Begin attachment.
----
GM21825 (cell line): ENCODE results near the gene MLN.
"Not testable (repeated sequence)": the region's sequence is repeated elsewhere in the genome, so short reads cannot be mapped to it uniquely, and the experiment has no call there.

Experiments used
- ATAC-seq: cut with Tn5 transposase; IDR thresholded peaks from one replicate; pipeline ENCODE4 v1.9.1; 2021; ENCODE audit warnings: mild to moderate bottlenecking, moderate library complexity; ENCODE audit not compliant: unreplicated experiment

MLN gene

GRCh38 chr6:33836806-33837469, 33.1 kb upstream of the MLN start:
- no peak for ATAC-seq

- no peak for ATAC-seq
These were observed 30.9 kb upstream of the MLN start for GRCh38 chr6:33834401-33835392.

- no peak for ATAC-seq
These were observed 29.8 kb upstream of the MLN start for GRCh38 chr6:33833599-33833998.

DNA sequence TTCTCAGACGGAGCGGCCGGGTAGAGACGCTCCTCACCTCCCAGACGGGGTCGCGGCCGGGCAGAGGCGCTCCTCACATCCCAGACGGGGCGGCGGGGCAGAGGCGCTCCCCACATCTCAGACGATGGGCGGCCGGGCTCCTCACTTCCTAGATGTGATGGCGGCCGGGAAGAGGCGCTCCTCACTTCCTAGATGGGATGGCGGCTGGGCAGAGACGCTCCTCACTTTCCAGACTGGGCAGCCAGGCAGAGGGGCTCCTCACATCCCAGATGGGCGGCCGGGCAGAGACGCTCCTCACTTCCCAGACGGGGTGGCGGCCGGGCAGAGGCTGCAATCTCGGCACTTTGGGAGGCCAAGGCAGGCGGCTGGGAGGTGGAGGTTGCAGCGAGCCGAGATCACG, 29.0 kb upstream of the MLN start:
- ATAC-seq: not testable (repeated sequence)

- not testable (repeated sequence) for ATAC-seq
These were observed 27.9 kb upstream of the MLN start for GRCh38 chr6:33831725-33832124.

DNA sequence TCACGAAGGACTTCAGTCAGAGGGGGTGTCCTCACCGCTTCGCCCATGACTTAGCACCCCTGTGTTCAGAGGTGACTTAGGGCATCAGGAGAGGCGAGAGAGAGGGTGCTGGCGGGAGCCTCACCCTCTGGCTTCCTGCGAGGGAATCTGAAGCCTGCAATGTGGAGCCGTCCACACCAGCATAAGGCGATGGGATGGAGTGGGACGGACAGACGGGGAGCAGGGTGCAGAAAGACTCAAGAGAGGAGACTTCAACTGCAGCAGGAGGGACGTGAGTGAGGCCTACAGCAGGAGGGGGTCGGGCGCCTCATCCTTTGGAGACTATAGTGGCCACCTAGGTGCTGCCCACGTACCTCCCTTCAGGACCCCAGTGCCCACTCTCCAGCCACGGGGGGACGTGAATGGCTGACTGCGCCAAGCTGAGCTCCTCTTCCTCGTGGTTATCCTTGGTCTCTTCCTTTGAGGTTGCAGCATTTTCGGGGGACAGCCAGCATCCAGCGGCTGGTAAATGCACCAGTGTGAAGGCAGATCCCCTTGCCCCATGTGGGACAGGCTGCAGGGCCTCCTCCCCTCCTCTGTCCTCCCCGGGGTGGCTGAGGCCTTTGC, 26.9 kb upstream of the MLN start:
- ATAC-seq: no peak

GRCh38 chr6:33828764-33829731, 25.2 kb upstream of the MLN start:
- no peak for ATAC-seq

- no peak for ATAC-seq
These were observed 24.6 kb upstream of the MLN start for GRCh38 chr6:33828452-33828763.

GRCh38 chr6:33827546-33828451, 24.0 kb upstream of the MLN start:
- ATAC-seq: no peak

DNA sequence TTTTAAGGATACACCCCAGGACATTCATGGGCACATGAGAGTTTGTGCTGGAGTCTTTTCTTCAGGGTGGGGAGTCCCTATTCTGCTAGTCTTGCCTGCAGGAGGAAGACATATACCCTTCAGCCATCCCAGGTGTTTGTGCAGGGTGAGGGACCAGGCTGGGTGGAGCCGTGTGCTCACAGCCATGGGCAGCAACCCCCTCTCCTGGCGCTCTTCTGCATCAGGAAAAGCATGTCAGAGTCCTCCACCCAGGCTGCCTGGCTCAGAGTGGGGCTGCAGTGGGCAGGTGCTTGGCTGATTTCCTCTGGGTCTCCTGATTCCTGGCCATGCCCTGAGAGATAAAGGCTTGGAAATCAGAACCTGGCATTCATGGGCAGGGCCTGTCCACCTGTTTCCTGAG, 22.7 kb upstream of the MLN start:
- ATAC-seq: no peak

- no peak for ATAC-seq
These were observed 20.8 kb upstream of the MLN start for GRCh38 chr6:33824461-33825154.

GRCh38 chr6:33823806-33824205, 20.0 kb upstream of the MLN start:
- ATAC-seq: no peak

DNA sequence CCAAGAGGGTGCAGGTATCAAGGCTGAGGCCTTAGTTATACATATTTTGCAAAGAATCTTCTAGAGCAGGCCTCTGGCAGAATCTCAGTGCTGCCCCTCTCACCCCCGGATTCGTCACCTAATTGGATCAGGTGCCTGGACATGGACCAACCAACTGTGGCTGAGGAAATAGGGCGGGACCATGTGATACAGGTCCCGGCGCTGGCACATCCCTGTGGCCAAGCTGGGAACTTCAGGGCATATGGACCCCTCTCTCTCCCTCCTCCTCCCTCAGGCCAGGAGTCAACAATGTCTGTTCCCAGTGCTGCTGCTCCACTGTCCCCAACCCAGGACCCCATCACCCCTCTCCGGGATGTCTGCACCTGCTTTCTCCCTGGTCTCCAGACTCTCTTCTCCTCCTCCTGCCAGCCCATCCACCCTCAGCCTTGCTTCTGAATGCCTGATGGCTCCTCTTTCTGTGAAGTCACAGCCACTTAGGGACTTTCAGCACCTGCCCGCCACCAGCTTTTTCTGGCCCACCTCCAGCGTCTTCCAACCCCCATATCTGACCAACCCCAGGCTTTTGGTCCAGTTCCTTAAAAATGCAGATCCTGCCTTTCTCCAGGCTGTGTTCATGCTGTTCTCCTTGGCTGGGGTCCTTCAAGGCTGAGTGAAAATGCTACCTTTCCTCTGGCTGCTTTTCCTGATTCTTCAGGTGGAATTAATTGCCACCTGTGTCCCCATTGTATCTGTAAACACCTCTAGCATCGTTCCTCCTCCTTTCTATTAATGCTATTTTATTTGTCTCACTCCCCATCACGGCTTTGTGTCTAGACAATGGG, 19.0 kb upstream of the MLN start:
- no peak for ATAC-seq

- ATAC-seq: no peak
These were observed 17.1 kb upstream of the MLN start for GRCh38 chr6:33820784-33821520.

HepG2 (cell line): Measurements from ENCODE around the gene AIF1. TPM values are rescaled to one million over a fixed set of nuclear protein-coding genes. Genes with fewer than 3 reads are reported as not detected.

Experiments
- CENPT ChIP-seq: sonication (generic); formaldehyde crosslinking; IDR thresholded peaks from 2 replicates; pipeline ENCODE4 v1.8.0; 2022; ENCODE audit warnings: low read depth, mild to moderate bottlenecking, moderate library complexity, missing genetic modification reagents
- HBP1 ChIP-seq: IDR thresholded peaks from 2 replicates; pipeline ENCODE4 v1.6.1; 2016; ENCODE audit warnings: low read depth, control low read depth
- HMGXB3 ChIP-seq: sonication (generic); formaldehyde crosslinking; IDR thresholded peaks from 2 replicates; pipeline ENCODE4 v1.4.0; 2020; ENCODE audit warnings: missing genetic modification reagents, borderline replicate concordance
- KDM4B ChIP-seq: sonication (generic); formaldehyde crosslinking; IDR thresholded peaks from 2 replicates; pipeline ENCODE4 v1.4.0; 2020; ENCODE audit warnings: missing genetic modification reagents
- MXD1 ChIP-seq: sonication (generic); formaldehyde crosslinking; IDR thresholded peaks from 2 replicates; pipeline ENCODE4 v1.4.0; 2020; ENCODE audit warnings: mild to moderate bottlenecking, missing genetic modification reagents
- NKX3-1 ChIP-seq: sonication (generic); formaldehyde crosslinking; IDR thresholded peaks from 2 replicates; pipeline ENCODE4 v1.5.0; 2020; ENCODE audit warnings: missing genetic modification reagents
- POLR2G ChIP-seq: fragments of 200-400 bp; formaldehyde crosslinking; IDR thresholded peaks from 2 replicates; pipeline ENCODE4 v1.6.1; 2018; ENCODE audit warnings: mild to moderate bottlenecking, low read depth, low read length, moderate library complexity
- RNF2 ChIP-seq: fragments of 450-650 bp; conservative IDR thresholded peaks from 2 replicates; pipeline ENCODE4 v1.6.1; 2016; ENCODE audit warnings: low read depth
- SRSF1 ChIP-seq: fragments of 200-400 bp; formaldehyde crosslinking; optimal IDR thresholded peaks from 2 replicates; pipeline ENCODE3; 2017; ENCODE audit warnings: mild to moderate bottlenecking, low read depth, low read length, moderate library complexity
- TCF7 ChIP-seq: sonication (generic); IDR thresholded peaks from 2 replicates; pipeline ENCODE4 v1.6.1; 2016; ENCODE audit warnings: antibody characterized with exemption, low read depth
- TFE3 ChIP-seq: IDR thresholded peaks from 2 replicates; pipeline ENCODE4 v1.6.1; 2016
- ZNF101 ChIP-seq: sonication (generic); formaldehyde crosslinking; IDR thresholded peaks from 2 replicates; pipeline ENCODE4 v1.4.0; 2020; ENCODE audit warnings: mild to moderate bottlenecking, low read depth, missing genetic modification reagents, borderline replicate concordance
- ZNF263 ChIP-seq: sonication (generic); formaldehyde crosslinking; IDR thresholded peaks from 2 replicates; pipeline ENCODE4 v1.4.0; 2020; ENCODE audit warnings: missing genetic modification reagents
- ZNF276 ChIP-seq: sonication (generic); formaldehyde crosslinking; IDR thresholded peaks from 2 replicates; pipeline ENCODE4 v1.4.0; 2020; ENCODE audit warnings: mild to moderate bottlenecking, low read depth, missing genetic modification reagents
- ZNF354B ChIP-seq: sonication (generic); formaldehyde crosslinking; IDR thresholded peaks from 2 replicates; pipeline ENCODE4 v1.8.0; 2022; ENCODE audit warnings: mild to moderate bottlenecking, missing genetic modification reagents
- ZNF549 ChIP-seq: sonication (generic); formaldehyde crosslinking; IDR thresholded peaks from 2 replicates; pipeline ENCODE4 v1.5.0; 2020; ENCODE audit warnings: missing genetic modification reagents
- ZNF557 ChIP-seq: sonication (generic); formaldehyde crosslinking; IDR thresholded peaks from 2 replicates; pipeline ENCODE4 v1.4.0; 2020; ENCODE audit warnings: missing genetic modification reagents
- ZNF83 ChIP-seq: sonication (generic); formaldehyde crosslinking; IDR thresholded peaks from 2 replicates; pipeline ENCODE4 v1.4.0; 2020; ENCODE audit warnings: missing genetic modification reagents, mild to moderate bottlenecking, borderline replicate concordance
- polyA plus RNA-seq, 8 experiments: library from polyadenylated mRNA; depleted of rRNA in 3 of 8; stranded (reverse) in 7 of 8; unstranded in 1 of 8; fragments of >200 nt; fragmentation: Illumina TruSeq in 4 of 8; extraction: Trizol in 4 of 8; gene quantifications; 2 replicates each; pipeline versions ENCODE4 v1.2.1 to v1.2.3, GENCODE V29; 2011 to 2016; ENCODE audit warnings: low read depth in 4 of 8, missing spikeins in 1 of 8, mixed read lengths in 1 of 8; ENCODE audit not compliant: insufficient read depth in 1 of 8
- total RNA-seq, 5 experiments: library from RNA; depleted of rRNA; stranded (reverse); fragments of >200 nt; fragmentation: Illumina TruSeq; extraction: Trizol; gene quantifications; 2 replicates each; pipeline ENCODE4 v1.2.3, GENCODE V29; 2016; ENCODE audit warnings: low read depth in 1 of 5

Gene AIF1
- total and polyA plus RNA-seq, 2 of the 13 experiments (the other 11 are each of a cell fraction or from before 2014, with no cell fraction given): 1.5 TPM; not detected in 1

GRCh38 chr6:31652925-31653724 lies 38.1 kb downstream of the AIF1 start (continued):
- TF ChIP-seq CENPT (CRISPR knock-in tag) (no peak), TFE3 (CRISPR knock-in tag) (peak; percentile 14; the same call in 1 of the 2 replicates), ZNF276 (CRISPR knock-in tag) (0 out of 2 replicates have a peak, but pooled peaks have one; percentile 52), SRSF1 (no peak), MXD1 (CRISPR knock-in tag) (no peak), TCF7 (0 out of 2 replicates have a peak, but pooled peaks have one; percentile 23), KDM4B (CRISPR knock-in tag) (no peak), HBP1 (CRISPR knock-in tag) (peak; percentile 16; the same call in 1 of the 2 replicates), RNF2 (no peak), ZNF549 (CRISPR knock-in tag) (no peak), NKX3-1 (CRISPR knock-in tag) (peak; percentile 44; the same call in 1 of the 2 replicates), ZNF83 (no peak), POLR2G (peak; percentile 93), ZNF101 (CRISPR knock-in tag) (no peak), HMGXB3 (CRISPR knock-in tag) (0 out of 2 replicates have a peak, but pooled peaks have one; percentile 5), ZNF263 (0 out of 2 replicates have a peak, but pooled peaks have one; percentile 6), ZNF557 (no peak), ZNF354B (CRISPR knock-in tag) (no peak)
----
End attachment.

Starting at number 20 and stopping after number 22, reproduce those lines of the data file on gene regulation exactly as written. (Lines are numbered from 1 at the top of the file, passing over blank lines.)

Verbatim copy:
- no peak for ATAC-seq
These were observed 24.6 kb upstream of the MLN start for GRCh38 chr6:33828452-33828763.

GRCh38 chr6:33827546-33828451, 24.0 kb upstream of the MLN start: